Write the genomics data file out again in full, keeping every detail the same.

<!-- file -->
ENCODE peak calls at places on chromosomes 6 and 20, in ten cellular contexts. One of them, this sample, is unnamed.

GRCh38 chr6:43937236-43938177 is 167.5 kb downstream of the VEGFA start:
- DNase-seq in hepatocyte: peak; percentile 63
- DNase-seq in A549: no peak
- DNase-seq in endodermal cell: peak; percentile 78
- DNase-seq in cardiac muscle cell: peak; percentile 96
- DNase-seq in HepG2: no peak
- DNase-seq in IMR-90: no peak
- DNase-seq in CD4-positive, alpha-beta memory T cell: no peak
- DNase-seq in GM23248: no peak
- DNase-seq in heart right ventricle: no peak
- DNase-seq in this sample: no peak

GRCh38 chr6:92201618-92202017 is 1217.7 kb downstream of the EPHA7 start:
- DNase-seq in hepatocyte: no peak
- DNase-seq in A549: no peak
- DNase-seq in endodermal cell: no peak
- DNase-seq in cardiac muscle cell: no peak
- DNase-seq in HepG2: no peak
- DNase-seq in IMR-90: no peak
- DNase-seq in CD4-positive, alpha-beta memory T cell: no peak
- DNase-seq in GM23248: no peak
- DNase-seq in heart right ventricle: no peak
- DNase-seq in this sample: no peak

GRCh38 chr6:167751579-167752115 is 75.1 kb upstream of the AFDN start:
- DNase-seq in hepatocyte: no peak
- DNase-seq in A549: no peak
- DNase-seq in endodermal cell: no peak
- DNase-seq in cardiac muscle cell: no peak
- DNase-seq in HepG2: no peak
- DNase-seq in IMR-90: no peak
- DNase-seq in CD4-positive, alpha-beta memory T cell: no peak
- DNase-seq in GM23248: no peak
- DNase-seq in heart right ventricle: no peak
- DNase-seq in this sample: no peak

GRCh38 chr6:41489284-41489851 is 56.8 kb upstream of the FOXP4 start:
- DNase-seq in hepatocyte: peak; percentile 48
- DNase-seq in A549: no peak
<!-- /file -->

ENCODE peak calls at places on chromosomes 6 and 20, in ten cellular contexts. One of them, this sample, is unnamed.

GRCh38 chr6:43937236-43938177 is 167.5 kb downstream of the VEGFA start:
- DNase-seq in hepatocyte: peak; percentile 63
- DNase-seq in A549: no peak
- DNase-seq in endodermal cell: peak; percentile 78
- DNase-seq in cardiac muscle cell: peak; percentile 96
- DNase-seq in HepG2: no peak
- DNase-seq in IMR-90: no peak
- DNase-seq in CD4-positive, alpha-beta memory T cell: no peak
- DNase-seq in GM23248: no peak
- DNase-seq in heart right ventricle: no peak
- DNase-seq in this sample: no peak

GRCh38 chr6:92201618-92202017 is 1217.7 kb downstream of the EPHA7 start:
- DNase-seq in hepatocyte: no peak
- DNase-seq in A549: no peak
- DNase-seq in endodermal cell: no peak
- DNase-seq in cardiac muscle cell: no peak
- DNase-seq in HepG2: no peak
- DNase-seq in IMR-90: no peak
- DNase-seq in CD4-positive, alpha-beta memory T cell: no peak
- DNase-seq in GM23248: no peak
- DNase-seq in heart right ventricle: no peak
- DNase-seq in this sample: no peak

GRCh38 chr6:167751579-167752115 is 75.1 kb upstream of the AFDN start:
- DNase-seq in hepatocyte: no peak
- DNase-seq in A549: no peak
- DNase-seq in endodermal cell: no peak
- DNase-seq in cardiac muscle cell: no peak
- DNase-seq in HepG2: no peak
- DNase-seq in IMR-90: no peak
- DNase-seq in CD4-positive, alpha-beta memory T cell: no peak
- DNase-seq in GM23248: no peak
- DNase-seq in heart right ventricle: no peak
- DNase-seq in this sample: no peak

GRCh38 chr6:41489284-41489851 is 56.8 kb upstream of the FOXP4 start:
- DNase-seq in hepatocyte: peak; percentile 48
- DNase-seq in A549: no peak